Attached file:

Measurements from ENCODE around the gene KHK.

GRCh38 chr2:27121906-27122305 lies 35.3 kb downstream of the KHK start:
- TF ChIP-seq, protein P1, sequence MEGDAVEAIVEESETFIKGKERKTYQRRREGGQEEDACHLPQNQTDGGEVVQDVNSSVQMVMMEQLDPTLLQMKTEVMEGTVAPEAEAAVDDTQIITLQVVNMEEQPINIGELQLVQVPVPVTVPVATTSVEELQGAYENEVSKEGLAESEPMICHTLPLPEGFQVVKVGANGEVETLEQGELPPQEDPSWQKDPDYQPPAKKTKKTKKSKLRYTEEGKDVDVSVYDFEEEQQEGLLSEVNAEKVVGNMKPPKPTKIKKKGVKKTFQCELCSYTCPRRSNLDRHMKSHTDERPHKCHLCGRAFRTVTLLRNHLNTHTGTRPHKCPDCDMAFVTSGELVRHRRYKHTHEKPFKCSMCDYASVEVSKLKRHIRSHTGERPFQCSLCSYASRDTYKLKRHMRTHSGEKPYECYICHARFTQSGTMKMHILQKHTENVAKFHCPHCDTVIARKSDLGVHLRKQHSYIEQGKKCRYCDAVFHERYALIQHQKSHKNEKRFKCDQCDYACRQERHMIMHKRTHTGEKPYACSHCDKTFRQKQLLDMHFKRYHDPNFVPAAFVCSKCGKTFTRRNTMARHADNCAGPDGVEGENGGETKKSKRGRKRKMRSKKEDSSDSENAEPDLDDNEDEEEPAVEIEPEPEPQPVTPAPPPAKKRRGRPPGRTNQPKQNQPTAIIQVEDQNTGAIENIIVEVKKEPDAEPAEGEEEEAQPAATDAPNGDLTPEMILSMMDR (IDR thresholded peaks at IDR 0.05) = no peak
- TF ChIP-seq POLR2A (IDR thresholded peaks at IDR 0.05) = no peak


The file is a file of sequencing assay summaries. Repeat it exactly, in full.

Measurements from ENCODE around the gene KHK.

GRCh38 chr2:27121906-27122305 lies 35.3 kb downstream of the KHK start:
- TF ChIP-seq, protein P1, sequence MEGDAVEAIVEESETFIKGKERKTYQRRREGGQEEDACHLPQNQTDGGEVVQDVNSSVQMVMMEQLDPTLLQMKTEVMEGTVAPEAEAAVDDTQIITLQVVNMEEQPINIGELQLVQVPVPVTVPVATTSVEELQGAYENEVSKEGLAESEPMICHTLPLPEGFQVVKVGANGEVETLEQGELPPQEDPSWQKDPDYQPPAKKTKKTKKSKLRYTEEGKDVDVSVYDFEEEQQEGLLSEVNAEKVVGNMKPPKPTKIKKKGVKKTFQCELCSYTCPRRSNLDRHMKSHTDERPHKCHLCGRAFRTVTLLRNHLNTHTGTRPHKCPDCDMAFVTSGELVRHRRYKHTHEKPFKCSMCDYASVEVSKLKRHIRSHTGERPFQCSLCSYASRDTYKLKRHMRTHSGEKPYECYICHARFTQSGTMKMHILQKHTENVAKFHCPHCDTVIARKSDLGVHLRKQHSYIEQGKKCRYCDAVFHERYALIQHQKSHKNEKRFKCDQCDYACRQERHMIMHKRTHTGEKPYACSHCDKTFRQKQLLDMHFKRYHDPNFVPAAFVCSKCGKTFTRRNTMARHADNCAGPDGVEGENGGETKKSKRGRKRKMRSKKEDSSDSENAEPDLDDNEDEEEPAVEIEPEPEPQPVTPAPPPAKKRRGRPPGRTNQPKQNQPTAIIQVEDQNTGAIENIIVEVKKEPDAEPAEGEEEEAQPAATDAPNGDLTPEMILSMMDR (IDR thresholded peaks at IDR 0.05) = no peak
- TF ChIP-seq POLR2A (IDR thresholded peaks at IDR 0.05) = no peak